In the summer of 2020, three books written by staff at the Division of Education and Adult Learning will be published by Studentlitteratur. One concerns adult teaching and learning, with a general focus on the teachers’ training programmes; one studies the folk high school and is aimed at the folk high school teaching programme and folk high school teachers; and one investigates associations for adult education and is intended for staff at these associations.
In addition to the folk high school teacher programme, the division offers several shorter programmes for people who work in popular education, e.g. a 15-credit course for teachers who do not have a degree as a folk high school teacher but who need to learn more about the schools’ special characteristics and philosophy. This course is offered at various locations around the country. A commissioned programme for school leaders in folk high schools will commence in 2020, which in a similar way will convey in-depth knowledge of the schools’ ideology and pedagogy. Courses will also be offered to staff at adult education associations.
Foto David Einar “We conduct research that is in demand, and we offer relevant courses and programmes. This way we maintain close ties with the field”, says Andreas Fejes, professor of adult education.
The research conducted at LiU has direct impacts on the folk high school teacher programme. This means the students acquire the latest knowledge, which they later benefit from as teachers at the schools. Plus, when the researchers teach in the programme and out at the folk high schools, they receive valuable feedback which informs their research. Thus there is knowledge transfer in both directions.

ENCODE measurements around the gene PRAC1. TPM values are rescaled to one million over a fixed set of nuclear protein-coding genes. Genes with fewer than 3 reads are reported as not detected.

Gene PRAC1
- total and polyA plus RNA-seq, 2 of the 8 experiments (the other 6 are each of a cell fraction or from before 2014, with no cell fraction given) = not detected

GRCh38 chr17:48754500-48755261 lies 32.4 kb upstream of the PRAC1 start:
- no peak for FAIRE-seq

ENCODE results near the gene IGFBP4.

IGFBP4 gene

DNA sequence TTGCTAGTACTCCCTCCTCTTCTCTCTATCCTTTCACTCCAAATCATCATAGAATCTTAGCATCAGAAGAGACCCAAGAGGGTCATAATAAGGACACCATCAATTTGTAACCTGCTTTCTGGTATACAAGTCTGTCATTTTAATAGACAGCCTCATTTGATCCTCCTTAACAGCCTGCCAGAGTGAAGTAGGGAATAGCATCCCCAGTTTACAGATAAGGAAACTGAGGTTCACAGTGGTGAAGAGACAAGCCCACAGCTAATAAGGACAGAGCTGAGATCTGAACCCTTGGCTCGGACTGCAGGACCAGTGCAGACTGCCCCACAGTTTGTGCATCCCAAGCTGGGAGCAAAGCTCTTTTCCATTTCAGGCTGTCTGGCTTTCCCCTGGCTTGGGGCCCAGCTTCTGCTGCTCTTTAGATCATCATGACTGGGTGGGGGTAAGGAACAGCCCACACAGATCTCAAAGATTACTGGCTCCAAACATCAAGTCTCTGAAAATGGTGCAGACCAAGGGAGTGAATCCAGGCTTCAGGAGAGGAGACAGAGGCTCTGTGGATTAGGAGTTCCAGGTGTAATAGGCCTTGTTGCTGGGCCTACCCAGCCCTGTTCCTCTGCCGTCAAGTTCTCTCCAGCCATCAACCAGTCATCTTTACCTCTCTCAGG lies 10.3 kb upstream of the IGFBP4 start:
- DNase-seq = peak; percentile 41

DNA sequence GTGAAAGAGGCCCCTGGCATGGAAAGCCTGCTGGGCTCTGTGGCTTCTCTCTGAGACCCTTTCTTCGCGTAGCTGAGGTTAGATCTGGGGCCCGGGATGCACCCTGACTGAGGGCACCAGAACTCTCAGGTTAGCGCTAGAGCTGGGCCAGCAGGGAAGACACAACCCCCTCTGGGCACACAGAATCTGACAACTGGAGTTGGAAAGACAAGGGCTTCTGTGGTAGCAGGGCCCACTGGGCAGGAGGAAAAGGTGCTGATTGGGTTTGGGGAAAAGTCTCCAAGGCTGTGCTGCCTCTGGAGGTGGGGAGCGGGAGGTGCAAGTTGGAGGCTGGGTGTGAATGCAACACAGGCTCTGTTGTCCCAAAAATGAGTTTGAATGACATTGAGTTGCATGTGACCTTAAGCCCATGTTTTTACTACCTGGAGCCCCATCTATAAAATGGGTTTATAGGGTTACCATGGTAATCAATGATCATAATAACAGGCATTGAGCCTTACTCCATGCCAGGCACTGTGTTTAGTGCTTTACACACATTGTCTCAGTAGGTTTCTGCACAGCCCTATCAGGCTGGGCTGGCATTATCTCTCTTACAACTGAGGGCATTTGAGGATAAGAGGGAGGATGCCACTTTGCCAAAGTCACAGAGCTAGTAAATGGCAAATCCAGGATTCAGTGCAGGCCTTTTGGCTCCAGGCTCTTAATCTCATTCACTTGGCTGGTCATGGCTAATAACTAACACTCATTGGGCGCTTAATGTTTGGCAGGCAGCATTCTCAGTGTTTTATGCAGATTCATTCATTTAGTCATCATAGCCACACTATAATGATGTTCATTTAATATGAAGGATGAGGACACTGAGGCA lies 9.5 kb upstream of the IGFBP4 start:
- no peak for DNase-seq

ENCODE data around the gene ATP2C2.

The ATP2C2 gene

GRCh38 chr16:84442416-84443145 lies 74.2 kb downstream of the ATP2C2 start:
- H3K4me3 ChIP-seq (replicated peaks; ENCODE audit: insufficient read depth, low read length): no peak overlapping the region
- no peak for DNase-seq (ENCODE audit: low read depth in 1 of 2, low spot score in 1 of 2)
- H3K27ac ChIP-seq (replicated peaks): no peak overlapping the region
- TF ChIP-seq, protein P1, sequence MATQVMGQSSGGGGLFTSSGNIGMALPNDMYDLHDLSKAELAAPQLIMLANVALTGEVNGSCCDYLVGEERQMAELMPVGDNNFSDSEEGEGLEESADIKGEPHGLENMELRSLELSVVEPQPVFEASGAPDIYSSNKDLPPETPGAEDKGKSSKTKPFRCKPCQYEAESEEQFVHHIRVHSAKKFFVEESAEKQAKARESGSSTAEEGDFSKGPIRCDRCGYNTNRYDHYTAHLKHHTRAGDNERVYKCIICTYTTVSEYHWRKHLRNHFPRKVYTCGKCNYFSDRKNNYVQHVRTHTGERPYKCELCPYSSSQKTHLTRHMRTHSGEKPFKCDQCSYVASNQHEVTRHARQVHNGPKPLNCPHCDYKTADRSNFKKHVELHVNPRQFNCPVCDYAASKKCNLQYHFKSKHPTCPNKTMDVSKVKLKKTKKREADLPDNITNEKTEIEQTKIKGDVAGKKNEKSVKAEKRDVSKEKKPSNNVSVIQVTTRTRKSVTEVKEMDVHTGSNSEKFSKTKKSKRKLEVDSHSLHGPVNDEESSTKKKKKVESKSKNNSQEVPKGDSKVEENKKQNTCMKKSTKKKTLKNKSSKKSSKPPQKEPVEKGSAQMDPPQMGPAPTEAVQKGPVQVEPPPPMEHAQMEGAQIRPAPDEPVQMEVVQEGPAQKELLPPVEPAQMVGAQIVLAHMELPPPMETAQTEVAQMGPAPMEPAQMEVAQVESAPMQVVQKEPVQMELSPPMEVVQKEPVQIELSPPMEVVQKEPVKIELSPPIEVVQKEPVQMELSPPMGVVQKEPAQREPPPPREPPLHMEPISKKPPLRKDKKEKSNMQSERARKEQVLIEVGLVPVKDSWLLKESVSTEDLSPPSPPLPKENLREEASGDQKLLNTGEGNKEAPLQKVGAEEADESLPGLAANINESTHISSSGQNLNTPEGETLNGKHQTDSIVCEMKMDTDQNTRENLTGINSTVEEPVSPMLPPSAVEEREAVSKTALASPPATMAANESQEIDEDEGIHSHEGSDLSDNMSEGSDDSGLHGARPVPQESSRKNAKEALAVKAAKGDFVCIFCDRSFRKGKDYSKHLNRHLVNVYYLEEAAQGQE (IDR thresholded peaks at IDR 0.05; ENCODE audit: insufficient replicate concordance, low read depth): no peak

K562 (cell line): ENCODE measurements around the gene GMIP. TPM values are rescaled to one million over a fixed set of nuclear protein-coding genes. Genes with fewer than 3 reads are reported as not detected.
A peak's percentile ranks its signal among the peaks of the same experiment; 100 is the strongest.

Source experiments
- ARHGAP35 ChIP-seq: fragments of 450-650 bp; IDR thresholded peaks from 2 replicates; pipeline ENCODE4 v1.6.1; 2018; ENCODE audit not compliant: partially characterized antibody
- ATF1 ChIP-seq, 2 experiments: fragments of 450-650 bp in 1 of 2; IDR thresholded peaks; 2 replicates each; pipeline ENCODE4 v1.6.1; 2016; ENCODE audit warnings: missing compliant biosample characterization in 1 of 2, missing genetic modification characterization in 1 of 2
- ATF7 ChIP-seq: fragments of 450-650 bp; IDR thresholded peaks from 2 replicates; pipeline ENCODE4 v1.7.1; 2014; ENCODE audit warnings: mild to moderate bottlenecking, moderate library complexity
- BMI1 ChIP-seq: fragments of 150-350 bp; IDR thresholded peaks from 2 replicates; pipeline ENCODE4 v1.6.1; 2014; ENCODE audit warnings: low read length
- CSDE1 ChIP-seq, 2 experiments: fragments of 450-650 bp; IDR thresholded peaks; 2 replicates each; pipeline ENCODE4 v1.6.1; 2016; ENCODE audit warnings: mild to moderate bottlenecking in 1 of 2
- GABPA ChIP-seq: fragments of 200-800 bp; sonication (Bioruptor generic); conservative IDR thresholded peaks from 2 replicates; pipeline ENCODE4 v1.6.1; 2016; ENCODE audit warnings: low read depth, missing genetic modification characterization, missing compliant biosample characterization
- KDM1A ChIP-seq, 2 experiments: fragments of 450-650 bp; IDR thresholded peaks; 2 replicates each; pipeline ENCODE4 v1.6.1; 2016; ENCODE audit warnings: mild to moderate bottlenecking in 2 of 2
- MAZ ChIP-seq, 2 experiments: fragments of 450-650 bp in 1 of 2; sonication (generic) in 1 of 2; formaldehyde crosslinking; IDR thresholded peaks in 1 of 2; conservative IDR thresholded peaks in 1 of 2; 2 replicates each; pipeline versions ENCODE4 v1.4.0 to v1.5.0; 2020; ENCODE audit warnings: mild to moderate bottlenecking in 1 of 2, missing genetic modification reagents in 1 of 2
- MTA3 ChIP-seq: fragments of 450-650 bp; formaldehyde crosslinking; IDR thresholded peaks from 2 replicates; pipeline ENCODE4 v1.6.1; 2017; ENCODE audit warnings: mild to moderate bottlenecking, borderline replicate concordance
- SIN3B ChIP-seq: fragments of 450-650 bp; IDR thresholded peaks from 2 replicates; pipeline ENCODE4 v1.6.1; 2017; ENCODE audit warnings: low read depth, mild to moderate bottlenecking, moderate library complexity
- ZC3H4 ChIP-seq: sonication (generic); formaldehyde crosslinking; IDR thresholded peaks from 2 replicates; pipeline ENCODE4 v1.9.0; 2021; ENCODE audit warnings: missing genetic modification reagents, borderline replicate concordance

Gerhard Holmgren is secretary general of RIO, the interest group for a majority of Swedish folk high schools:
“The folk high schools face new requirements all the time; change is rapid. In this respect, the folk high school teaching programme has an important role in delivering a research-based programme that’s in step with the times, including via the course literature that is produced.”
He also points out that LiU’s research and the folk high school teaching programme are a link to a different form of education, and that consequently, LiU has a role as a popular educator:
“When you work with teacher’s training, it has democratic importance for society.”
Over the years many people have told him that how their time at folk high schools was life changing. That they were taken seriously, were validated, and that they were able to complete the courses at their own pace.
“There’s something at the soul of popular education that is both humanistic and supportive and which, together with the work to advance knowledge, functions well in the folk high school system. Linköping University and the folk high school teacher’s programme play vital roles in the development of this educational form, which brings people such amazing benefits.”
Study into language introduction for new arrivals (2018) (in Swedish):
Book on citizenship and adult education, based on LiU research (Studentlitteratur 2018) (in Swedish):